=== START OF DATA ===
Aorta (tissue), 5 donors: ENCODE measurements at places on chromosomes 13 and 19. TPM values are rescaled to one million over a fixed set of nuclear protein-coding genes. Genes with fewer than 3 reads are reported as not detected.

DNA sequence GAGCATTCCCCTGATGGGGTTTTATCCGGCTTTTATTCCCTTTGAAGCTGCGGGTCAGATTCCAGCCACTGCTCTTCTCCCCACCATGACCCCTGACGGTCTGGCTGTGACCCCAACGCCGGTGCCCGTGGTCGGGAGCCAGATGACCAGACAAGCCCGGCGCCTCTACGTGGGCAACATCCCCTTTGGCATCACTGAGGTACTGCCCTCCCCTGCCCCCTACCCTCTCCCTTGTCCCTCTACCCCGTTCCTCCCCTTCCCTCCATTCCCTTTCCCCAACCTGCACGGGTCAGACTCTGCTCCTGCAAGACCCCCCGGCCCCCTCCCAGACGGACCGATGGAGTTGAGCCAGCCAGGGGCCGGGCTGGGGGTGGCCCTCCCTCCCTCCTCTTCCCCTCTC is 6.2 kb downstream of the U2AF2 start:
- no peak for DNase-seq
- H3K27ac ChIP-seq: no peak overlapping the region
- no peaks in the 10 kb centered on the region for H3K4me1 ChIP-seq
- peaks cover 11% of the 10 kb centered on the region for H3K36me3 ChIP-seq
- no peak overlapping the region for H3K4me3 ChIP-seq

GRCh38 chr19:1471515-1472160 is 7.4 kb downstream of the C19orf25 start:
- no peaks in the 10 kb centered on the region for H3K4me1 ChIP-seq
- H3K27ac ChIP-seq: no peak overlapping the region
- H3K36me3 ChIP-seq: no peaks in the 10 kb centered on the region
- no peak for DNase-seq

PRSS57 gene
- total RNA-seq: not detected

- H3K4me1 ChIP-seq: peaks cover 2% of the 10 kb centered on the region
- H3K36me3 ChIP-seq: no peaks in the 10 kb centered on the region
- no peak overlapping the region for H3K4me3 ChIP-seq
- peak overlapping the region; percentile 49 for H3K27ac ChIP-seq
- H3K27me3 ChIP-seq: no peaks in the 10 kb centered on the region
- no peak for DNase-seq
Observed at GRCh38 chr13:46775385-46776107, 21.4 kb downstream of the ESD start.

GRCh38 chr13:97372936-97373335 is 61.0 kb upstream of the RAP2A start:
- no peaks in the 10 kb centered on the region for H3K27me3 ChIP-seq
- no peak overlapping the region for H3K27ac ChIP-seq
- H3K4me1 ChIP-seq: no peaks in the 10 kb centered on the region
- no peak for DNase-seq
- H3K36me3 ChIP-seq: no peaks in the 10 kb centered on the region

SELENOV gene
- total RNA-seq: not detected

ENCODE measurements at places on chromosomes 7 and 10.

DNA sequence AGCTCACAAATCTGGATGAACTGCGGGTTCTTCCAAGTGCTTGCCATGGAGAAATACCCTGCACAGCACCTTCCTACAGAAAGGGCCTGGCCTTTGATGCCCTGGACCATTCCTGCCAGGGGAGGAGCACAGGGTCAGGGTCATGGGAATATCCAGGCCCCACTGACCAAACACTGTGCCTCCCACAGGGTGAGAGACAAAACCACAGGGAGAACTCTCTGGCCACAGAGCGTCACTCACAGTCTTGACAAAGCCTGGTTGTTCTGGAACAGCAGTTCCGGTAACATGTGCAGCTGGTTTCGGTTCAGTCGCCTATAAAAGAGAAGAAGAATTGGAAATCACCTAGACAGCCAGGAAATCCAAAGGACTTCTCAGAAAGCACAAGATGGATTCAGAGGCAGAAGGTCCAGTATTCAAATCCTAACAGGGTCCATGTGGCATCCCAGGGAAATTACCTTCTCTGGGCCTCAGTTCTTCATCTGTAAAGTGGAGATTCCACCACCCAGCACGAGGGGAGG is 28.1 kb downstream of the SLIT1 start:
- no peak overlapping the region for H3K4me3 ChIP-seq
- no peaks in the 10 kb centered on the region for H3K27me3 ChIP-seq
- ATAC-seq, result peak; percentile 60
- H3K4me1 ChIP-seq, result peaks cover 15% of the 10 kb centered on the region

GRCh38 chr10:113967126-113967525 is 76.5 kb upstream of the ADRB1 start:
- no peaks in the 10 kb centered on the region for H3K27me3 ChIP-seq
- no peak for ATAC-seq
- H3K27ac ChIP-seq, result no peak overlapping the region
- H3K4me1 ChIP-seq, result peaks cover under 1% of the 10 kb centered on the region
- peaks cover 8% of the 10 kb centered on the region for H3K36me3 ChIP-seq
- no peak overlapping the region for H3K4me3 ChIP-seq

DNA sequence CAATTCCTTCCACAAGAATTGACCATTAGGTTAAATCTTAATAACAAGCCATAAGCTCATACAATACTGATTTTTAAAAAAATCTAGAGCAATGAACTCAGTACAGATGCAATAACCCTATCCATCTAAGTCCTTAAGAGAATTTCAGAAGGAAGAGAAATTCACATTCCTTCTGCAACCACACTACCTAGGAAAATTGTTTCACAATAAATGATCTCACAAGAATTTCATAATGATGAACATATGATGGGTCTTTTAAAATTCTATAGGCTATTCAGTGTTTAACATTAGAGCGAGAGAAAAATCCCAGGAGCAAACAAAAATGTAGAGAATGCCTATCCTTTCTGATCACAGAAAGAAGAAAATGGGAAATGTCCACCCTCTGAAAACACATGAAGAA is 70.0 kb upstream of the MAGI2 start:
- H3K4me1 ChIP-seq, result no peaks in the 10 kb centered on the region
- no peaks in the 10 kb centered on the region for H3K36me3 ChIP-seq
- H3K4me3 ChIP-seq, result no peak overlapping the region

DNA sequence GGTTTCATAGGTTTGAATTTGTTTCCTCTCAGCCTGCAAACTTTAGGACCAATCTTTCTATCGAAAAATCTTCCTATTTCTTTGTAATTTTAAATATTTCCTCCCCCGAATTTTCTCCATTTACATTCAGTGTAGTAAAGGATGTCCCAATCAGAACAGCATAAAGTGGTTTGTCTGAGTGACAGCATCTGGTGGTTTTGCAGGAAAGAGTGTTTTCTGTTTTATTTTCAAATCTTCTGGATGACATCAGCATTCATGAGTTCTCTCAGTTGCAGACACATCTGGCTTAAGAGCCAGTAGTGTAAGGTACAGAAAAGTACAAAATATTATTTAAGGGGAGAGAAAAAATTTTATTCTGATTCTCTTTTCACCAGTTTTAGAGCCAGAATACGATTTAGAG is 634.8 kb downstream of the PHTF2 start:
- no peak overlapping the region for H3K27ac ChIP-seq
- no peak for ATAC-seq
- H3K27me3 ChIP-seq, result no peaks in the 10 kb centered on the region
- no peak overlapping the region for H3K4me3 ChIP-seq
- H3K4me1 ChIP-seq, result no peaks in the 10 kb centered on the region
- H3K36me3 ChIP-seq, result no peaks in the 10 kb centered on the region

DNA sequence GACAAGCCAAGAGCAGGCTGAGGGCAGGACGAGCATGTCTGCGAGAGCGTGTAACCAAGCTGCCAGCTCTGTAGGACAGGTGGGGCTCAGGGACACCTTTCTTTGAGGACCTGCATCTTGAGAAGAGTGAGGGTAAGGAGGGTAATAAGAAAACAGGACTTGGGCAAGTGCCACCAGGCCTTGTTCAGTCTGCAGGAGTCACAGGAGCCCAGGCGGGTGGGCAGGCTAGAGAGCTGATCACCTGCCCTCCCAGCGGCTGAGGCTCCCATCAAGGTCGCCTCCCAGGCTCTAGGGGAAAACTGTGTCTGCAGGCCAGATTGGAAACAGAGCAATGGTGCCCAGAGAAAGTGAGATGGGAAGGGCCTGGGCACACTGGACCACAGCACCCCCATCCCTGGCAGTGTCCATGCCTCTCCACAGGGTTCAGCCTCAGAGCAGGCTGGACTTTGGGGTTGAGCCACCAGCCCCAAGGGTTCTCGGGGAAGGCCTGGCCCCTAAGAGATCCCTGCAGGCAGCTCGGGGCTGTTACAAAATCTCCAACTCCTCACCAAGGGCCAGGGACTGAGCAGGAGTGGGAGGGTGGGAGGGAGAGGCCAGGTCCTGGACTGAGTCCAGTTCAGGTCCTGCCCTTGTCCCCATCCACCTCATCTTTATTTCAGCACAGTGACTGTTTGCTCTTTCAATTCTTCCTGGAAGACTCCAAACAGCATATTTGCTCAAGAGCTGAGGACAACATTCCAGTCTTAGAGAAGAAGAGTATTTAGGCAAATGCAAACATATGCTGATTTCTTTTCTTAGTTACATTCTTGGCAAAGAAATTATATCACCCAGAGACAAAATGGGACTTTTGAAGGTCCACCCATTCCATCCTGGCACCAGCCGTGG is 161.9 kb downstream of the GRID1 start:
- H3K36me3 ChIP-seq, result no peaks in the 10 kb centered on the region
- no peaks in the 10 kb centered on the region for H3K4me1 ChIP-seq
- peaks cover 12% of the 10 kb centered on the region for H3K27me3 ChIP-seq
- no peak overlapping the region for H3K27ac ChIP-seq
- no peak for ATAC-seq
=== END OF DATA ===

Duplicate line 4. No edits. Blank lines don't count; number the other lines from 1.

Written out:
- H3K27ac ChIP-seq: no peak overlapping the region